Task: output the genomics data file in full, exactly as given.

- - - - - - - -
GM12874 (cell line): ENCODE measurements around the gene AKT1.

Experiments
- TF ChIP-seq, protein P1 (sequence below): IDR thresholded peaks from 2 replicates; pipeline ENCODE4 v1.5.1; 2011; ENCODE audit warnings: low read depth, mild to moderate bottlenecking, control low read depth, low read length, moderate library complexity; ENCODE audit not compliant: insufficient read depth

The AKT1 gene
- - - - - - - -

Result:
GM12874 (cell line): ENCODE measurements around the gene AKT1.

Experiments
- TF ChIP-seq, protein P1 (sequence below): IDR thresholded peaks from 2 replicates; pipeline ENCODE4 v1.5.1; 2011; ENCODE audit warnings: low read depth, mild to moderate bottlenecking, control low read depth, low read length, moderate library complexity; ENCODE audit not compliant: insufficient read depth

The AKT1 gene